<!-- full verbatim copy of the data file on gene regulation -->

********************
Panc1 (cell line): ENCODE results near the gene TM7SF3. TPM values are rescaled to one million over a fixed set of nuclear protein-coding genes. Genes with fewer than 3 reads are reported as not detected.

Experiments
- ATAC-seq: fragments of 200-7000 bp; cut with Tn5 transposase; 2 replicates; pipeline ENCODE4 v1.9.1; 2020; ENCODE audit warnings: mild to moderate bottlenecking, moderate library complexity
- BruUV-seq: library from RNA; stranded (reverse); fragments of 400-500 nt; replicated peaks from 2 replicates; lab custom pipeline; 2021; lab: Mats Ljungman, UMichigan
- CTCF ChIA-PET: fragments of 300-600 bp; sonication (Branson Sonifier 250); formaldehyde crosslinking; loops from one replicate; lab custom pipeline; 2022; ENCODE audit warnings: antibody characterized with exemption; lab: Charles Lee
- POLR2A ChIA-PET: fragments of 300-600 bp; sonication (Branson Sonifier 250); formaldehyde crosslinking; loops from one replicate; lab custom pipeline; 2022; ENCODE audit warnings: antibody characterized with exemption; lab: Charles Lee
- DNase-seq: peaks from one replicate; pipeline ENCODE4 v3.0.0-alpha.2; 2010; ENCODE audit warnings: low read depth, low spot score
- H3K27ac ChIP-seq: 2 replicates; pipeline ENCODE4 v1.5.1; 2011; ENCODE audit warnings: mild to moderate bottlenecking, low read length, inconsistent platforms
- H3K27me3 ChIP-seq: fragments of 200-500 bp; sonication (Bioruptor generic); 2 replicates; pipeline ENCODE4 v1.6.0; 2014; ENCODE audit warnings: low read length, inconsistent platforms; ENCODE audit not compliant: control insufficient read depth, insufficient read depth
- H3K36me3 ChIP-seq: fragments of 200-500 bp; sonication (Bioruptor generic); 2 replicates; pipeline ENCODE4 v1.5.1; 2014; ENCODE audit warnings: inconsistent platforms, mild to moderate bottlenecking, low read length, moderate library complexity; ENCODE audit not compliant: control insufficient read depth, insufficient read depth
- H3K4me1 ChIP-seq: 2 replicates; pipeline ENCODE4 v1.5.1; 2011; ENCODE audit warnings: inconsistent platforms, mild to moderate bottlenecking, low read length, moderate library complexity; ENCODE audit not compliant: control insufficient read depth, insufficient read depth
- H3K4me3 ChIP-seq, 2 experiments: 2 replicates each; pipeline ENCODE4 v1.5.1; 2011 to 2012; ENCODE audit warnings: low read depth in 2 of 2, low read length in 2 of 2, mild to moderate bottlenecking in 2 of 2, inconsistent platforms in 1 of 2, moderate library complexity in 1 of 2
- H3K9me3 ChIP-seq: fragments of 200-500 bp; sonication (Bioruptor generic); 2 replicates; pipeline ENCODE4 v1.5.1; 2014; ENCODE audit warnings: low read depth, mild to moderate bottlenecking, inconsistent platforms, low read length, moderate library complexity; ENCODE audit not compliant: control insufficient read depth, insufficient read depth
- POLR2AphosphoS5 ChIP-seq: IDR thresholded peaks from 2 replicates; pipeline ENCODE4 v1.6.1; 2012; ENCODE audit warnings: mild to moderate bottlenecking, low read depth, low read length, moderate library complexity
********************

Panc1 (cell line): ENCODE results near the gene TM7SF3. TPM values are rescaled to one million over a fixed set of nuclear protein-coding genes. Genes with fewer than 3 reads are reported as not detected.

Experiments
- ATAC-seq: fragments of 200-7000 bp; cut with Tn5 transposase; 2 replicates; pipeline ENCODE4 v1.9.1; 2020; ENCODE audit warnings: mild to moderate bottlenecking, moderate library complexity
- BruUV-seq: library from RNA; stranded (reverse); fragments of 400-500 nt; replicated peaks from 2 replicates; lab custom pipeline; 2021; lab: Mats Ljungman, UMichigan
- CTCF ChIA-PET: fragments of 300-600 bp; sonication (Branson Sonifier 250); formaldehyde crosslinking; loops from one replicate; lab custom pipeline; 2022; ENCODE audit warnings: antibody characterized with exemption; lab: Charles Lee
- POLR2A ChIA-PET: fragments of 300-600 bp; sonication (Branson Sonifier 250); formaldehyde crosslinking; loops from one replicate; lab custom pipeline; 2022; ENCODE audit warnings: antibody characterized with exemption; lab: Charles Lee
- DNase-seq: peaks from one replicate; pipeline ENCODE4 v3.0.0-alpha.2; 2010; ENCODE audit warnings: low read depth, low spot score
- H3K27ac ChIP-seq: 2 replicates; pipeline ENCODE4 v1.5.1; 2011; ENCODE audit warnings: mild to moderate bottlenecking, low read length, inconsistent platforms
- H3K27me3 ChIP-seq: fragments of 200-500 bp; sonication (Bioruptor generic); 2 replicates; pipeline ENCODE4 v1.6.0; 2014; ENCODE audit warnings: low read length, inconsistent platforms; ENCODE audit not compliant: control insufficient read depth, insufficient read depth
- H3K36me3 ChIP-seq: fragments of 200-500 bp; sonication (Bioruptor generic); 2 replicates; pipeline ENCODE4 v1.5.1; 2014; ENCODE audit warnings: inconsistent platforms, mild to moderate bottlenecking, low read length, moderate library complexity; ENCODE audit not compliant: control insufficient read depth, insufficient read depth
- H3K4me1 ChIP-seq: 2 replicates; pipeline ENCODE4 v1.5.1; 2011; ENCODE audit warnings: inconsistent platforms, mild to moderate bottlenecking, low read length, moderate library complexity; ENCODE audit not compliant: control insufficient read depth, insufficient read depth
- H3K4me3 ChIP-seq, 2 experiments: 2 replicates each; pipeline ENCODE4 v1.5.1; 2011 to 2012; ENCODE audit warnings: low read depth in 2 of 2, low read length in 2 of 2, mild to moderate bottlenecking in 2 of 2, inconsistent platforms in 1 of 2, moderate library complexity in 1 of 2
- H3K9me3 ChIP-seq: fragments of 200-500 bp; sonication (Bioruptor generic); 2 replicates; pipeline ENCODE4 v1.5.1; 2014; ENCODE audit warnings: low read depth, mild to moderate bottlenecking, inconsistent platforms, low read length, moderate library complexity; ENCODE audit not compliant: control insufficient read depth, insufficient read depth
- POLR2AphosphoS5 ChIP-seq: IDR thresholded peaks from 2 replicates; pipeline ENCODE4 v1.6.1; 2012; ENCODE audit warnings: mild to moderate bottlenecking, low read depth, low read length, moderate library complexity